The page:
Dear Doulas: Please Stop Scaring Your Clients!

Professional Support 

Dear Doulas: Please Stop Scaring Your Clients!

Doula Support During a Public Health Crisis

by Celeste Kraft - The Birth Mentor on 03/25/20

In response to the COVID-19 pandemic, hospital administrators are having to make tough decisions in an attempt to halt the spread of the coronavirus. One of these decisions has been to limit the number of people entering their doors—including doulas.


These decisions are not made lightly and don't reflect a lack of understanding of patient rights or an ignorance of the documented benefits of doula care. And they certainly don't reflect a disregard for patient concerns or birth experiences! 


These drastic measures are merely a reflection of the drastic times facing our nation!


While this may be understandably distressing to a client who spent weeks or months finding and hiring a professional birth doula, this is a time when the “emotional support” component of doula work can really shine! 

Doulas are adept at helping their clients deal with the unexpected, and now is no different! Doulas around the world are calmly helping their clients adjust to changes in how they envisioned their birth. And doulas have quickly adapted their services so they can still provide support—virtually! 

In contrast, some doulas have responded quite differently to this move to protect the health and safety of patients, healthcare workers, and the community. They have declared--unequivocally--that these changes WILL cause more interventions, more birth trauma, and more perinatal mood disorders such as depression and PTSD. End of discussion.


Instead of instilling confidence and decreasing fear in expectant parents, they are inadvertently instilling fear and decreasing confidence


To these doulas I would like to say:


Please stop!

Stop projecting trauma and negativity onto birthing families!


This is a stressful and vulnerable enough time even when there’s NOT a pandemic going on. Regardless of your stand on the ethics of doulas offering in-person support during this time, I think we can all agree that now is not the time to contribute to the fear and stress of a person about to give birth!


If your client is convinced they'll have a horrible birth unless you are present, then you might want to consider these questions: 


  • Have you built up their self-confidence or is all their confidence in you? 


  • Have you helped them develop a trusting relationship with a provider or have you fostered a distrust of all providers so they're scared to death of giving birth without you?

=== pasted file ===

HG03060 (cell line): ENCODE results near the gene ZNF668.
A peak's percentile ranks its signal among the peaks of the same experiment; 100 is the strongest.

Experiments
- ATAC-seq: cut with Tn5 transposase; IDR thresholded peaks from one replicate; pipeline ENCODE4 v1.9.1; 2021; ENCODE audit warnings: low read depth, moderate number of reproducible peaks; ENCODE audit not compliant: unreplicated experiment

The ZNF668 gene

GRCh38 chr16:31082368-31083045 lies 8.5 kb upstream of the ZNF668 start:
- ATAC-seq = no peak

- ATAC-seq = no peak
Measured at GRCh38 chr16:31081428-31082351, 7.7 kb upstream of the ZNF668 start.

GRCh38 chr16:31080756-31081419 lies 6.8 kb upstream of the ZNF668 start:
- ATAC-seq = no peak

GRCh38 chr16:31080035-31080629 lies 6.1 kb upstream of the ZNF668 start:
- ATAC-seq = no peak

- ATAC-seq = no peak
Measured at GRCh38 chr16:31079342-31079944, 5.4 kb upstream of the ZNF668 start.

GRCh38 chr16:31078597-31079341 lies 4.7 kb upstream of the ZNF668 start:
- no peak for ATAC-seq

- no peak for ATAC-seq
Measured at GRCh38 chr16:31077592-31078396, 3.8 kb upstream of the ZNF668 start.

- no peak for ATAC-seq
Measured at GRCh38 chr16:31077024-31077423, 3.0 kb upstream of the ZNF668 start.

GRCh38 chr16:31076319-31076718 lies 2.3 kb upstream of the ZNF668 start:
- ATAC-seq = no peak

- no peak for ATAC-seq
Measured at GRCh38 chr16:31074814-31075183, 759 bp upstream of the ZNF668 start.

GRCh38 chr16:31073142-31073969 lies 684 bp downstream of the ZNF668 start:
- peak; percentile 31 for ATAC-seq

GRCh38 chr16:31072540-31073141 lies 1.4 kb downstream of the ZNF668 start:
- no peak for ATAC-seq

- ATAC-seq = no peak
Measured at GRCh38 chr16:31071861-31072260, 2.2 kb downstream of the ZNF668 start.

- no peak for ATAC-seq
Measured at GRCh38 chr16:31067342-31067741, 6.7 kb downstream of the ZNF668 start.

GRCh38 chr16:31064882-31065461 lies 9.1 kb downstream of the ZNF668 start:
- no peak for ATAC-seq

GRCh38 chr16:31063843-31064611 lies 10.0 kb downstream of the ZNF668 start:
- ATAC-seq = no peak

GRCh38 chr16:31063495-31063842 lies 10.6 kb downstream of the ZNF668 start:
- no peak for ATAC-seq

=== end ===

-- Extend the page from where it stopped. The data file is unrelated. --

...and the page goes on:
• Have you helped them find their voice or have you promised to speak for them?  


  • Have you given them unbiased information about interventions and all their options or have you only given them select information that fits your birth philosophy?  


  • Have you helped them find their power so they have the strength to face the unknowns of labor and birth or have you made them feel like they can't possibly face it without you?


Part of our job as doulas is to help clients navigate changes to their birth plan. Whether the change is due to a prenatal diagnosis, a labor complication, or a pandemic, our job is to remain calm and unbiased, not to get up in arms.

It's not about us or what we think of the change in plans. It's about helping them have a positive experience even with the changes. Even if those changes include the absence of their doula or--worse yet--their partner!


I am not saying birth trauma is not real. But if the time some doulas spent rallying, demanding our "rights”, stirring up fear, and projecting trauma onto clients was instead spent on helping clients find their strength, own their power, use their voice, and walk into this experience with confidence, there’d be no worry about them being traumatized by even a major shift in their birth plan--like a pandemic!


So, dear doulas, can we please focus on what we do best…providing unbiased, non-judgmental support to our clients? Virtual services may not be ideal, but in this less-than-ideal season, it can go a long way in helping our clients feel empowered and reach their goals! 

Know What Can Be REALLY Spooky???

by Celeste Kraft - The Birth Mentor on 10/30/17

Q:  What's scarier than ghosts and goblins???

A:  Bringing home one of these: